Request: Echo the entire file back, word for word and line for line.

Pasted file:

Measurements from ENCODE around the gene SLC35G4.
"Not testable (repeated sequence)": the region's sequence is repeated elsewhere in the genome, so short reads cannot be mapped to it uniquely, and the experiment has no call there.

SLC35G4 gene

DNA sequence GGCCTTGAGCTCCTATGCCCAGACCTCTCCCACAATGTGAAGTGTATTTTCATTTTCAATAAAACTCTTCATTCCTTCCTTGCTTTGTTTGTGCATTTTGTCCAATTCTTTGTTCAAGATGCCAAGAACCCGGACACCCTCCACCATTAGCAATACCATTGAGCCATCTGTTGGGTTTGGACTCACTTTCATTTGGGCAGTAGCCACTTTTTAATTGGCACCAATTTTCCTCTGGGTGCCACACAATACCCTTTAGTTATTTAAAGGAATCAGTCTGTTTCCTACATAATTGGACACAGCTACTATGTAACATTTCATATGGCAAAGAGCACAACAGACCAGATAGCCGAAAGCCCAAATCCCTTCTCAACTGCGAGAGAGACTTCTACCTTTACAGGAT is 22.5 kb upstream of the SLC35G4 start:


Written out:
Measurements from ENCODE around the gene SLC35G4.
"Not testable (repeated sequence)": the region's sequence is repeated elsewhere in the genome, so short reads cannot be mapped to it uniquely, and the experiment has no call there.

SLC35G4 gene

DNA sequence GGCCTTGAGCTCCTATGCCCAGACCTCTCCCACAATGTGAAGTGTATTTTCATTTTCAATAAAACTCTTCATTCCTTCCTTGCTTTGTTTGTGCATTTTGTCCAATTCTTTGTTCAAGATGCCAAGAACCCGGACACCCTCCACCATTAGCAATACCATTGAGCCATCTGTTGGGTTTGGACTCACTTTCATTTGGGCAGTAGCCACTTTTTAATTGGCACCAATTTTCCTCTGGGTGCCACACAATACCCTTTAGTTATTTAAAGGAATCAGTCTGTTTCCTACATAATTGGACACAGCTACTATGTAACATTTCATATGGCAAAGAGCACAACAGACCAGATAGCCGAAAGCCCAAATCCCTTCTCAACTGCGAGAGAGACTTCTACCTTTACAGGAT is 22.5 kb upstream of the SLC35G4 start: